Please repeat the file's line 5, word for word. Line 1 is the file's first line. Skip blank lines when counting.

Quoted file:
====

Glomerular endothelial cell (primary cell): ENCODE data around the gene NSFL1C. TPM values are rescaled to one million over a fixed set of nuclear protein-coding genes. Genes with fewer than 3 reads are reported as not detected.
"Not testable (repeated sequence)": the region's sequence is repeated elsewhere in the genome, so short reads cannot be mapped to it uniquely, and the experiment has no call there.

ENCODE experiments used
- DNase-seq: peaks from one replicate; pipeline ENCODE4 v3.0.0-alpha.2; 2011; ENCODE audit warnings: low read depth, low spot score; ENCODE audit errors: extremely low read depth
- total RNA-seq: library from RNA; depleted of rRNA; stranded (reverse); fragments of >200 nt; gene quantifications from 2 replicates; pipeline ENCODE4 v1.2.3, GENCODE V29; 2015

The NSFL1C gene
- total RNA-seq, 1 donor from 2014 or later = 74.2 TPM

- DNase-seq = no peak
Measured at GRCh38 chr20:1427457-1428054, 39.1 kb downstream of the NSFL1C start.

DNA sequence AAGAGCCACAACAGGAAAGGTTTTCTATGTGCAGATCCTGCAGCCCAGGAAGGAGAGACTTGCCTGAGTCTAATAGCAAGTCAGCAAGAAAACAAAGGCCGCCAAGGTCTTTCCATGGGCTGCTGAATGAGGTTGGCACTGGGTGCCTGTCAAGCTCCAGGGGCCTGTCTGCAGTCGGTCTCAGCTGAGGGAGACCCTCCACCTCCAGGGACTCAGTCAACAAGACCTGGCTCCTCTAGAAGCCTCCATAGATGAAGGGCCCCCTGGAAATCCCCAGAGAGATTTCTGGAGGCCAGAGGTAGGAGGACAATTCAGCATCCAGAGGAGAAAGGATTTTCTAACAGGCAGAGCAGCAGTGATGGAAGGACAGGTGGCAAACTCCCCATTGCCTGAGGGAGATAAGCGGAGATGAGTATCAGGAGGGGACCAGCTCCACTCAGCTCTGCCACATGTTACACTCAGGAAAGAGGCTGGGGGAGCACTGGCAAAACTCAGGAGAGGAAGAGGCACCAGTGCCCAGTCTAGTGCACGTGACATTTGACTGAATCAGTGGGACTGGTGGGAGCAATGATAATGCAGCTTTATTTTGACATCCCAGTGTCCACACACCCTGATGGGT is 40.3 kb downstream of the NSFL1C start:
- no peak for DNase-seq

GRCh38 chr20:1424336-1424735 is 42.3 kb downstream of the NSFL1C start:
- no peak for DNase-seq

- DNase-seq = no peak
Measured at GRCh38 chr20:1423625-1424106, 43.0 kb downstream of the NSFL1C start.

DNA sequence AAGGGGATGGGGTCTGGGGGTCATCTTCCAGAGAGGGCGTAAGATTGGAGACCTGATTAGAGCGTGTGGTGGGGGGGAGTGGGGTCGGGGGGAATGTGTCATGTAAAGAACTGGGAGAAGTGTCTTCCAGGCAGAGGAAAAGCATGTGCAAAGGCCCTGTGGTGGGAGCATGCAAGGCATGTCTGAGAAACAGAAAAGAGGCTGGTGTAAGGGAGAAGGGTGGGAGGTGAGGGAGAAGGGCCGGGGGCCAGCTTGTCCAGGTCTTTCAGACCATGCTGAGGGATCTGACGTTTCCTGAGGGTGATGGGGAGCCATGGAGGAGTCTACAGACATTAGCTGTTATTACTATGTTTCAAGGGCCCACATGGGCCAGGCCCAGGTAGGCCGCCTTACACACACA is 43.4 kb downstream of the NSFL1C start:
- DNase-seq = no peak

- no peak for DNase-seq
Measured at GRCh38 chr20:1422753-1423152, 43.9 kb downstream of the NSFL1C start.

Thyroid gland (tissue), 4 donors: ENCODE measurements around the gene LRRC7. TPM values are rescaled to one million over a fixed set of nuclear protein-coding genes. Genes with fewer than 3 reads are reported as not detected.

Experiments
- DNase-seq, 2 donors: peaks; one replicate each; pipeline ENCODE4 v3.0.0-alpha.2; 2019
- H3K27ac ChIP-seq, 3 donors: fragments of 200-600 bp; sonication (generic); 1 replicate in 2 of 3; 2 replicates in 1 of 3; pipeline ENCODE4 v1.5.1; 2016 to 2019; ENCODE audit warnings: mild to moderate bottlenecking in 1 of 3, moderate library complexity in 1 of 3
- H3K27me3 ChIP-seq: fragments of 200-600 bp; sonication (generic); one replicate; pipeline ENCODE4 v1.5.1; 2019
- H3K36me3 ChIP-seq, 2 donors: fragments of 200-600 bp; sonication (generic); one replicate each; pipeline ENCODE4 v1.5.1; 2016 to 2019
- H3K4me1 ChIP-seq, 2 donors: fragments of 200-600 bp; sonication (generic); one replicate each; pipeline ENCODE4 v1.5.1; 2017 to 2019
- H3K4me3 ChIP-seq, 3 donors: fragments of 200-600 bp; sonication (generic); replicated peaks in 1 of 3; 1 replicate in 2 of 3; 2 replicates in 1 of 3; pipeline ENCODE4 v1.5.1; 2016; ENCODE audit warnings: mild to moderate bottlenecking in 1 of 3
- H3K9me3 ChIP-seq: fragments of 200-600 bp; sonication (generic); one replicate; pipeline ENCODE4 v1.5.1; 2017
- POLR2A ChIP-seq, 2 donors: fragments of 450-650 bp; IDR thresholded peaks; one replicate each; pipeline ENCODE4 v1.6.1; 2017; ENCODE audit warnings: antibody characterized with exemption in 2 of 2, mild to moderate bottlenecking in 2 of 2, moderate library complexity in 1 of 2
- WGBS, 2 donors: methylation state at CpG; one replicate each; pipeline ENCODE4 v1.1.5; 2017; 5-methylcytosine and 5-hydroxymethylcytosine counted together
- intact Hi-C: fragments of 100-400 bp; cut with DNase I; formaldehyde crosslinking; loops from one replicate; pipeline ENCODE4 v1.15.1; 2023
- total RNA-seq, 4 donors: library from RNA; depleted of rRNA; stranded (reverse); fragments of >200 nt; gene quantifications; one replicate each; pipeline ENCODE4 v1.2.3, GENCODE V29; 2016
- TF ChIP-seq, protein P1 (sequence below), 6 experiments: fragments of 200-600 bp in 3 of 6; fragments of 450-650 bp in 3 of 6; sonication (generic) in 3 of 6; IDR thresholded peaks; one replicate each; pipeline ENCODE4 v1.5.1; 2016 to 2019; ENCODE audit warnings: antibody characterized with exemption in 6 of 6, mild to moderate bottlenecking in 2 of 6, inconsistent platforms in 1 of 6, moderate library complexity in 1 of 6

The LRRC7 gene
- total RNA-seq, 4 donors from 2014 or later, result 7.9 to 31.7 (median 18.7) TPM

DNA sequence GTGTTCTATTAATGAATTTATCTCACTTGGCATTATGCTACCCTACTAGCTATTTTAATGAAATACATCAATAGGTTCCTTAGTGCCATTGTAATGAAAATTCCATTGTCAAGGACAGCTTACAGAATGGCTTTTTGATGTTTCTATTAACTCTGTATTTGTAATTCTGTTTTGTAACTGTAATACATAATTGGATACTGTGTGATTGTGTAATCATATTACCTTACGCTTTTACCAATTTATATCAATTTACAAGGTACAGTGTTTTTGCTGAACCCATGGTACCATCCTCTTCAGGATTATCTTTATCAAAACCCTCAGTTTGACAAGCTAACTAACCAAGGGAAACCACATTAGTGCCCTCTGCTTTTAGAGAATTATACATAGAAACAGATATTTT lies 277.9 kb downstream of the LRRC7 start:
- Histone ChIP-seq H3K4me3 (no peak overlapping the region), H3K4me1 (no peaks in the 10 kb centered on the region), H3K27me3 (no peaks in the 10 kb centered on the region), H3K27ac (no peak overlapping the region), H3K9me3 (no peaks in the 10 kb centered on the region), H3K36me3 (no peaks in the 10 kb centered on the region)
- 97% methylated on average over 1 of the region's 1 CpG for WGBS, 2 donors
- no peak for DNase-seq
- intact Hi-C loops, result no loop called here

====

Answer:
- total RNA-seq: library from RNA; depleted of rRNA; stranded (reverse); fragments of >200 nt; gene quantifications from 2 replicates; pipeline ENCODE4 v1.2.3, GENCODE V29; 2015